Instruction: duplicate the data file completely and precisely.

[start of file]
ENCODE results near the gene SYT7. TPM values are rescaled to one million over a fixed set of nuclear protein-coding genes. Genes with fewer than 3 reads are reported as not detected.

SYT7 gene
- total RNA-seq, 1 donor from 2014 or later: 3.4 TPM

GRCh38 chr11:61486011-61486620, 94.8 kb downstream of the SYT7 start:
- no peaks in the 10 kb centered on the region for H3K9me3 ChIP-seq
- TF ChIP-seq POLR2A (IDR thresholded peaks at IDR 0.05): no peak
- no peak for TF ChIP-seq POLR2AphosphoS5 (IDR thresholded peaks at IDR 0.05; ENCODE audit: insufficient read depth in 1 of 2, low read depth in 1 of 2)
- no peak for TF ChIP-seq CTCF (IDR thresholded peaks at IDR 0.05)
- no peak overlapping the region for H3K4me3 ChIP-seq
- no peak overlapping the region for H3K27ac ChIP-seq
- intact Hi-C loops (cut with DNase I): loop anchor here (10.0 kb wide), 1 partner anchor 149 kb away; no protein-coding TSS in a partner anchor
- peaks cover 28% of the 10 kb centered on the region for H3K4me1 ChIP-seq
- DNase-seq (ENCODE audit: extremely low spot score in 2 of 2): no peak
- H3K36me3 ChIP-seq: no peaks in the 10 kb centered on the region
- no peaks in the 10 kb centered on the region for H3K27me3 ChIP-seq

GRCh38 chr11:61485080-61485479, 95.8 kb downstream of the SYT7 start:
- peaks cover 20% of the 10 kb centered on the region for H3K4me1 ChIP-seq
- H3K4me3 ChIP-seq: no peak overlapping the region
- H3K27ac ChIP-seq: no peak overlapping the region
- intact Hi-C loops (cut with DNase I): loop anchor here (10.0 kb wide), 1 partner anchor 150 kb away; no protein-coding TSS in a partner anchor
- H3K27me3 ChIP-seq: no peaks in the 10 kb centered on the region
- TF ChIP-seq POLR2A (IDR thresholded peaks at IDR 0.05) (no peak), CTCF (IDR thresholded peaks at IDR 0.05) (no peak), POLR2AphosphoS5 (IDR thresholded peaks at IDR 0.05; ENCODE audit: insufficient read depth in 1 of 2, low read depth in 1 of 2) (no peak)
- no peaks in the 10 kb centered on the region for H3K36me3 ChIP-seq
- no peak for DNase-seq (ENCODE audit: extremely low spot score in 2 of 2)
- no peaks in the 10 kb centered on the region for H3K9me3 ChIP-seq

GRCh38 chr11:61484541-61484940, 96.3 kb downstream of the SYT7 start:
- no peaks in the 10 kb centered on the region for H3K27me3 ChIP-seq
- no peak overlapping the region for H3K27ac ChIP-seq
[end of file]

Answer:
ENCODE results near the gene SYT7. TPM values are rescaled to one million over a fixed set of nuclear protein-coding genes. Genes with fewer than 3 reads are reported as not detected.

SYT7 gene
- total RNA-seq, 1 donor from 2014 or later: 3.4 TPM

GRCh38 chr11:61486011-61486620, 94.8 kb downstream of the SYT7 start:
- no peaks in the 10 kb centered on the region for H3K9me3 ChIP-seq
- TF ChIP-seq POLR2A (IDR thresholded peaks at IDR 0.05): no peak
- no peak for TF ChIP-seq POLR2AphosphoS5 (IDR thresholded peaks at IDR 0.05; ENCODE audit: insufficient read depth in 1 of 2, low read depth in 1 of 2)
- no peak for TF ChIP-seq CTCF (IDR thresholded peaks at IDR 0.05)
- no peak overlapping the region for H3K4me3 ChIP-seq
- no peak overlapping the region for H3K27ac ChIP-seq
- intact Hi-C loops (cut with DNase I): loop anchor here (10.0 kb wide), 1 partner anchor 149 kb away; no protein-coding TSS in a partner anchor
- peaks cover 28% of the 10 kb centered on the region for H3K4me1 ChIP-seq
- DNase-seq (ENCODE audit: extremely low spot score in 2 of 2): no peak
- H3K36me3 ChIP-seq: no peaks in the 10 kb centered on the region
- no peaks in the 10 kb centered on the region for H3K27me3 ChIP-seq

GRCh38 chr11:61485080-61485479, 95.8 kb downstream of the SYT7 start:
- peaks cover 20% of the 10 kb centered on the region for H3K4me1 ChIP-seq
- H3K4me3 ChIP-seq: no peak overlapping the region
- H3K27ac ChIP-seq: no peak overlapping the region
- intact Hi-C loops (cut with DNase I): loop anchor here (10.0 kb wide), 1 partner anchor 150 kb away; no protein-coding TSS in a partner anchor
- H3K27me3 ChIP-seq: no peaks in the 10 kb centered on the region
- TF ChIP-seq POLR2A (IDR thresholded peaks at IDR 0.05) (no peak), CTCF (IDR thresholded peaks at IDR 0.05) (no peak), POLR2AphosphoS5 (IDR thresholded peaks at IDR 0.05; ENCODE audit: insufficient read depth in 1 of 2, low read depth in 1 of 2) (no peak)
- no peaks in the 10 kb centered on the region for H3K36me3 ChIP-seq
- no peak for DNase-seq (ENCODE audit: extremely low spot score in 2 of 2)
- no peaks in the 10 kb centered on the region for H3K9me3 ChIP-seq

GRCh38 chr11:61484541-61484940, 96.3 kb downstream of the SYT7 start:
- no peaks in the 10 kb centered on the region for H3K27me3 ChIP-seq
- no peak overlapping the region for H3K27ac ChIP-seq